Bakehouse Theatre Company
Bakehouse Theatre
Until 18 Jun 2016

Review by Tony Busch

This is a tale of conflict and survival told principally through the stories of two couples during the 2008 Gaza war.

Jomana (Helen Sawires) is a Palestinian journalist in Gaza who meets American born Palestinian doctor, Rami, (Osamah Sami) who arrives on board one of small boats that breaks the Israeli blockade.

Ali (Reece Vella) and Lama (Emina Ashman) are residents of Gaza. He loves her but she’s unsure whether to marry him or not.

The play traces the development of these two relationships amid the death and destruction that is everyday life in Gaza.

Samah Sabawi has created a potent narrative that brims with raw examples of the reality of living under a hostile authority. She explores relationships and family values in a place where people fight to retain some sense of normality amid the daily death toll; where “funerals and weddings have become part of daily life”.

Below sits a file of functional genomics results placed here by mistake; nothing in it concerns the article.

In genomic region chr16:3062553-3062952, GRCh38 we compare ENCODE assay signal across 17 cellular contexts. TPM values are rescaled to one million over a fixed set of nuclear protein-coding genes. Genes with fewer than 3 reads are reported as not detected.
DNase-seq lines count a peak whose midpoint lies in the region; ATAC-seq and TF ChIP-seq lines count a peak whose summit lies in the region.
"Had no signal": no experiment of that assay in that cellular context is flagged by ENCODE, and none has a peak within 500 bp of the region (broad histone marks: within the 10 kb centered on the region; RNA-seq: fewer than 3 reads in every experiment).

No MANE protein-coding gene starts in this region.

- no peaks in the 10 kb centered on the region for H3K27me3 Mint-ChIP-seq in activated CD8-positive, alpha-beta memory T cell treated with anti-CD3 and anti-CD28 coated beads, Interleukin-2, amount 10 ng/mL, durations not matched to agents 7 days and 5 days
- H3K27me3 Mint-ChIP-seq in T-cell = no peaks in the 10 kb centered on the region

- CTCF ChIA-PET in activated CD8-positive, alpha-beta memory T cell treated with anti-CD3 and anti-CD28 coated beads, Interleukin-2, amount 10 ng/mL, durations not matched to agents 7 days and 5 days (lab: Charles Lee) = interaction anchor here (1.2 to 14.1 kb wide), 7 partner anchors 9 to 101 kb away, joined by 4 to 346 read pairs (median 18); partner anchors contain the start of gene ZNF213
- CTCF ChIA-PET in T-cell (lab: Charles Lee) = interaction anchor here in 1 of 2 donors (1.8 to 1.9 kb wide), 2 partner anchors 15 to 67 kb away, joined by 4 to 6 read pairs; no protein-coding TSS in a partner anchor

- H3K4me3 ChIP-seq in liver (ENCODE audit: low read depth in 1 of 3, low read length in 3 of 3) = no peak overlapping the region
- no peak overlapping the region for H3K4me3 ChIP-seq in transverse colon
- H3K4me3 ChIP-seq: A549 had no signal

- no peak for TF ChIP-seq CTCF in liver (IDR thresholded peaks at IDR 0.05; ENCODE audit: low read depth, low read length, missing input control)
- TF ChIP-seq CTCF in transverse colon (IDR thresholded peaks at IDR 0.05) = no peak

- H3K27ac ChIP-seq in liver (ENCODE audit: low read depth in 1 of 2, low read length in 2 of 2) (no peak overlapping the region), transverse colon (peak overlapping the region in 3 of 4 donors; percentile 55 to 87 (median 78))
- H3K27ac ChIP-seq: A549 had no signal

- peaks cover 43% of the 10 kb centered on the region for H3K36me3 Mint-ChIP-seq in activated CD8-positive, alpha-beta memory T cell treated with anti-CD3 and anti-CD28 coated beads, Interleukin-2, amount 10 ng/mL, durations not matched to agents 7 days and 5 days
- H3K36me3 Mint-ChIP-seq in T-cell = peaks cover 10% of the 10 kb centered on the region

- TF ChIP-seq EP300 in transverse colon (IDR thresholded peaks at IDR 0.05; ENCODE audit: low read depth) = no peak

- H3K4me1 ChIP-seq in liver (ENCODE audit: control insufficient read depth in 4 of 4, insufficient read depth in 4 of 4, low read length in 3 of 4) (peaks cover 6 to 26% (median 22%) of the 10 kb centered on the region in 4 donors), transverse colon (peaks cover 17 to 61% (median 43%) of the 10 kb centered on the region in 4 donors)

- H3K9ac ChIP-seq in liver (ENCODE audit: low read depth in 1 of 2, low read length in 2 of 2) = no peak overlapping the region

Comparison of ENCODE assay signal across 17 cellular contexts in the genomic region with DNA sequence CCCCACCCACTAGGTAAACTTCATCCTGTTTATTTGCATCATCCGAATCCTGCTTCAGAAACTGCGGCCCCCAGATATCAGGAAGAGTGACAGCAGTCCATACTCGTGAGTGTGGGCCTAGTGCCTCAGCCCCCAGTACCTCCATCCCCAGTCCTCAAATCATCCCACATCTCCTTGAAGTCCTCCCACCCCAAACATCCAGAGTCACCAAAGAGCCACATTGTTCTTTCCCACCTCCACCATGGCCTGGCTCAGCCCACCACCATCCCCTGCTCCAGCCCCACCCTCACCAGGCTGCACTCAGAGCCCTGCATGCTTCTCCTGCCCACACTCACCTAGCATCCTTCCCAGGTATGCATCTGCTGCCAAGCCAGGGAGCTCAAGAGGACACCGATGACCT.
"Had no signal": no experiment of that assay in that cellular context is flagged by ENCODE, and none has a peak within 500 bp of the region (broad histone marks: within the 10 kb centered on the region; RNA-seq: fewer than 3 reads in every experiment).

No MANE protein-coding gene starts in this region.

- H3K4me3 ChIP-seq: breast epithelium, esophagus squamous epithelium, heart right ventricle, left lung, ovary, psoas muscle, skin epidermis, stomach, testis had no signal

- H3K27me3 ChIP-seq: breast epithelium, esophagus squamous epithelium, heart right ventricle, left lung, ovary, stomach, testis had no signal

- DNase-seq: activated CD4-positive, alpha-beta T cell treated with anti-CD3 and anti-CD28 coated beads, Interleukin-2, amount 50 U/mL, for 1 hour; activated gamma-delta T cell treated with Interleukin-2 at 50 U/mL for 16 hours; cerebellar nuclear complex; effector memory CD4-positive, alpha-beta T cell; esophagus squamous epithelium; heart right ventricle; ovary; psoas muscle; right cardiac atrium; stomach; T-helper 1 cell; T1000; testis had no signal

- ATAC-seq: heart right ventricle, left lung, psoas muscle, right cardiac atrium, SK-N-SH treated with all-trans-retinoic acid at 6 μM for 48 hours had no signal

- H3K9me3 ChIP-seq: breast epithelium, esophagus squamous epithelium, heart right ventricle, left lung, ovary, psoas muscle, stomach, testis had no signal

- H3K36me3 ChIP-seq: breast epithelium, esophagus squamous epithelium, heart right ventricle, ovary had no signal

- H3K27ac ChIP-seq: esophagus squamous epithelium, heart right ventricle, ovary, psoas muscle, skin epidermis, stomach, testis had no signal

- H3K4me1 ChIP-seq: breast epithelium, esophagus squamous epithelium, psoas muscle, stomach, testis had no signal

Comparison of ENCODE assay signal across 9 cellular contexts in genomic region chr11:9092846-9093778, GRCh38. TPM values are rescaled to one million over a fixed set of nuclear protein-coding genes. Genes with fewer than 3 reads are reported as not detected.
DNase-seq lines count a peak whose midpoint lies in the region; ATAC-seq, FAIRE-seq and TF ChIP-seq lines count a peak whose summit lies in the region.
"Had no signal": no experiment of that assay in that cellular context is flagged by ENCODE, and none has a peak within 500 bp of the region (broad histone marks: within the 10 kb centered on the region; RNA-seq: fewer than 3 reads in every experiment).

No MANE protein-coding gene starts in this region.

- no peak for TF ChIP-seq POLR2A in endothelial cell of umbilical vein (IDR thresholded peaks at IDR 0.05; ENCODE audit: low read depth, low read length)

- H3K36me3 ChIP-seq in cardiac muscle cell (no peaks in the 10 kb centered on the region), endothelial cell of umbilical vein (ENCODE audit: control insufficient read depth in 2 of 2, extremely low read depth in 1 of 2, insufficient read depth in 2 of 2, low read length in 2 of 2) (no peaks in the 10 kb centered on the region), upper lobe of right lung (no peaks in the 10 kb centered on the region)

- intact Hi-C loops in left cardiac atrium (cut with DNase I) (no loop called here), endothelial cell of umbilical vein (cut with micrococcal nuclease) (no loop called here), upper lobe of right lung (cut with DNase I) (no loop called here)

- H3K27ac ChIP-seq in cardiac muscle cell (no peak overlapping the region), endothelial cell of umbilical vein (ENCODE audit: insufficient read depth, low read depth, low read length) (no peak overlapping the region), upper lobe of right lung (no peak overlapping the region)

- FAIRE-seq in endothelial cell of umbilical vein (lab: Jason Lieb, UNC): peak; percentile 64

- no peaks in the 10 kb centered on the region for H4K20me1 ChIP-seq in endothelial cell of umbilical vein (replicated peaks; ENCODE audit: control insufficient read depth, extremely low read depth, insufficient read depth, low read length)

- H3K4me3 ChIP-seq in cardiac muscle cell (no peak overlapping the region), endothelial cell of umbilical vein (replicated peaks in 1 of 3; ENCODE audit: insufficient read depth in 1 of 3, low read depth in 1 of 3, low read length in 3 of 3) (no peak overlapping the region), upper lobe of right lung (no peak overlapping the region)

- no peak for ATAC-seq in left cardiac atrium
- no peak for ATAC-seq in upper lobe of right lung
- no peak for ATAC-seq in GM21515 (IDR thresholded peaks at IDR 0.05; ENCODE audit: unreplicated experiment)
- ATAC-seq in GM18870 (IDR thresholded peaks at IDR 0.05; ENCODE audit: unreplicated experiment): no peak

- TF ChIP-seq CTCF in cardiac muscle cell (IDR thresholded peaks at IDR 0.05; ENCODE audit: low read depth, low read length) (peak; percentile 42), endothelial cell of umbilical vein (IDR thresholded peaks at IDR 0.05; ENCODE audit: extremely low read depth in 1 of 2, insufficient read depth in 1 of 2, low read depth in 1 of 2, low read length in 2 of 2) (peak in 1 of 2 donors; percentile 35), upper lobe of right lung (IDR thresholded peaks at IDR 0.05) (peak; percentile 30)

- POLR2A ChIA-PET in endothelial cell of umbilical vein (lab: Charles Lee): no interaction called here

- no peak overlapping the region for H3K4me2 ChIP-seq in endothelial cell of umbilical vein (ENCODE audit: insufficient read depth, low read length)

There is some very evocative writing, though some of the poetry in the script is awkward, and Sabawi captures both the vulnerability and defiance of a people who find ways to endure what we, living in peace and plenty, could not even imagine.

The simple but effective set of white curtains that slide back and forth handles the multiple scene-changes fluently, atmospherically enhanced by Aseel Tayah’s Arabic vocals.

Performances in the main have a ring of truth, though that truth ebbs and flows at times, particularly in the second half.

Sabawi has created an enthralling landscape and peopled it with believable characters. It looks beyond the political to examine the effect of war on those who cannot leave the battleground. It’s a gripping piece of theatre that begs to be seen and heard.